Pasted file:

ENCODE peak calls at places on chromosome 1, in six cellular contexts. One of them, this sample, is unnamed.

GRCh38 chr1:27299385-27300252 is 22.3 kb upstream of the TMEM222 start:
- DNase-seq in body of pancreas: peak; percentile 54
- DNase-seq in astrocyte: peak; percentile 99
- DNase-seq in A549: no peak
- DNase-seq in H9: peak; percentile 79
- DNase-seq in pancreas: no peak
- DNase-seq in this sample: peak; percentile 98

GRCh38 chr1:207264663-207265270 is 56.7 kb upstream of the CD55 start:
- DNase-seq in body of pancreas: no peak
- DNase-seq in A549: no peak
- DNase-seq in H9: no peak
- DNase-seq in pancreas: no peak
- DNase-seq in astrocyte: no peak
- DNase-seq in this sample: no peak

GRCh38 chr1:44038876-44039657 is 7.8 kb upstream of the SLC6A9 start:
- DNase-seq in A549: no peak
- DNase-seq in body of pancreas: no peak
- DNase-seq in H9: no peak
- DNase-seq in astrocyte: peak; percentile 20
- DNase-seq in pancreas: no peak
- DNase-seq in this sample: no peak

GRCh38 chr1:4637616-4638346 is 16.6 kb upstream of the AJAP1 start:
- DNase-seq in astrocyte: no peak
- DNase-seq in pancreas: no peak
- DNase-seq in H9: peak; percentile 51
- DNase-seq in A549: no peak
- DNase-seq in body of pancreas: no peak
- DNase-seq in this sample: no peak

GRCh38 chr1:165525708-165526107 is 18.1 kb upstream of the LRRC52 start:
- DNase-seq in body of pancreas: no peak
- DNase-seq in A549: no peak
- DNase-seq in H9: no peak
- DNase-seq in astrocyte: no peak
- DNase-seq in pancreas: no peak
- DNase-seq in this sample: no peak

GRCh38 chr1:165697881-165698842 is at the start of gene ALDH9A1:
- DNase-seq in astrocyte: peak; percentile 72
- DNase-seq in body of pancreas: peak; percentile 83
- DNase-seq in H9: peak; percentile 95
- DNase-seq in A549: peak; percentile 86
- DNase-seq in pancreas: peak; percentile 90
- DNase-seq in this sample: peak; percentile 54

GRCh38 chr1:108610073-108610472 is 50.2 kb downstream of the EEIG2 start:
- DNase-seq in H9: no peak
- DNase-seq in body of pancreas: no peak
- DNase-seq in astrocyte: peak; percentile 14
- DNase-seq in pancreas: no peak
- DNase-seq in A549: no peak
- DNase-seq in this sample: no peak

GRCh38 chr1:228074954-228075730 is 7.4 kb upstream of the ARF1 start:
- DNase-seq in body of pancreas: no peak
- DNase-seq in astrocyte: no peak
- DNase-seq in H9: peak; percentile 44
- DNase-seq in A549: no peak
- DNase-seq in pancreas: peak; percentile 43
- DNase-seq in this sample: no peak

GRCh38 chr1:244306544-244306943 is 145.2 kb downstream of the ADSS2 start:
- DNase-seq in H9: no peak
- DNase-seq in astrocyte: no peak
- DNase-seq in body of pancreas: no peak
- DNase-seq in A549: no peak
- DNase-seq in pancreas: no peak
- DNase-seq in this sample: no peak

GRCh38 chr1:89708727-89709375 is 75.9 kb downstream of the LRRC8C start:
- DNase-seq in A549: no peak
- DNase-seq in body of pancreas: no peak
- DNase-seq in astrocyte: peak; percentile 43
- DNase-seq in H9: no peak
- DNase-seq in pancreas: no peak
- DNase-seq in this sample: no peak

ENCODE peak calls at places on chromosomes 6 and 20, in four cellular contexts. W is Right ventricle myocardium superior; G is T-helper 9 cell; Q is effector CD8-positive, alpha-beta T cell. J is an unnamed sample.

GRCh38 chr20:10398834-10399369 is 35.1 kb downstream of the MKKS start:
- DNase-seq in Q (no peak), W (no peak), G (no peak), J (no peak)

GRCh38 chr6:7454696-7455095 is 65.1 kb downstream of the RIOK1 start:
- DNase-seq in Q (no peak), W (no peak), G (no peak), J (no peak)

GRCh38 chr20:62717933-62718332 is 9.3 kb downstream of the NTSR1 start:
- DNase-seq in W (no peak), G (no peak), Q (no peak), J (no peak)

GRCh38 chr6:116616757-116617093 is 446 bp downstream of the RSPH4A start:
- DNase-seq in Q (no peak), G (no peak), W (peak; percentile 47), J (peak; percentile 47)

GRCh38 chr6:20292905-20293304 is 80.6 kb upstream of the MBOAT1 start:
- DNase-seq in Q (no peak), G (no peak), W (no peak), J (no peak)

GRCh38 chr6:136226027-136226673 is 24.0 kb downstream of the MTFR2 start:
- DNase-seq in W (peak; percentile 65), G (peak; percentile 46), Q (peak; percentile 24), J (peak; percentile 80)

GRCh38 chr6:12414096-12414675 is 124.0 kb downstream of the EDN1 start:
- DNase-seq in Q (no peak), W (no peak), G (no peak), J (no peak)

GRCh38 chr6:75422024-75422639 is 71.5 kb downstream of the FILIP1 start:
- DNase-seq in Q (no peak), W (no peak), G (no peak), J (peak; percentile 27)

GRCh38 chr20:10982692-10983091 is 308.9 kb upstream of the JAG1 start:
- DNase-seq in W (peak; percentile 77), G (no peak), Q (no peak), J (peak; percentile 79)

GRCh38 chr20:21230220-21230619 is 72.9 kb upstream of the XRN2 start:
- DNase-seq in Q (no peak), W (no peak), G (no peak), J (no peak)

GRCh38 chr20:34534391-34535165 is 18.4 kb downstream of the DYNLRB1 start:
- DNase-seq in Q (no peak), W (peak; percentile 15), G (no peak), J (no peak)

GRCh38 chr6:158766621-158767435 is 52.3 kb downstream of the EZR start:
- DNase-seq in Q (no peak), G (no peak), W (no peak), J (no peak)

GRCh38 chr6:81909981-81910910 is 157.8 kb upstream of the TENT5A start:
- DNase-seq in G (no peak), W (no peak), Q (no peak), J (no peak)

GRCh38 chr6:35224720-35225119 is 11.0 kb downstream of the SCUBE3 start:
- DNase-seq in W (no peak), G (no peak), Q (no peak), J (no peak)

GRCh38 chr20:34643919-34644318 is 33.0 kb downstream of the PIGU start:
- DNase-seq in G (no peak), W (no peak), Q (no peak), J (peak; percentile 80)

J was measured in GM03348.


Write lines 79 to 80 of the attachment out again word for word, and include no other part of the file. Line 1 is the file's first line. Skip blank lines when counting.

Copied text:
GRCh38 chr6:116616757-116617093 is 446 bp downstream of the RSPH4A start:
- DNase-seq in Q (no peak), G (no peak), W (peak; percentile 47), J (peak; percentile 47)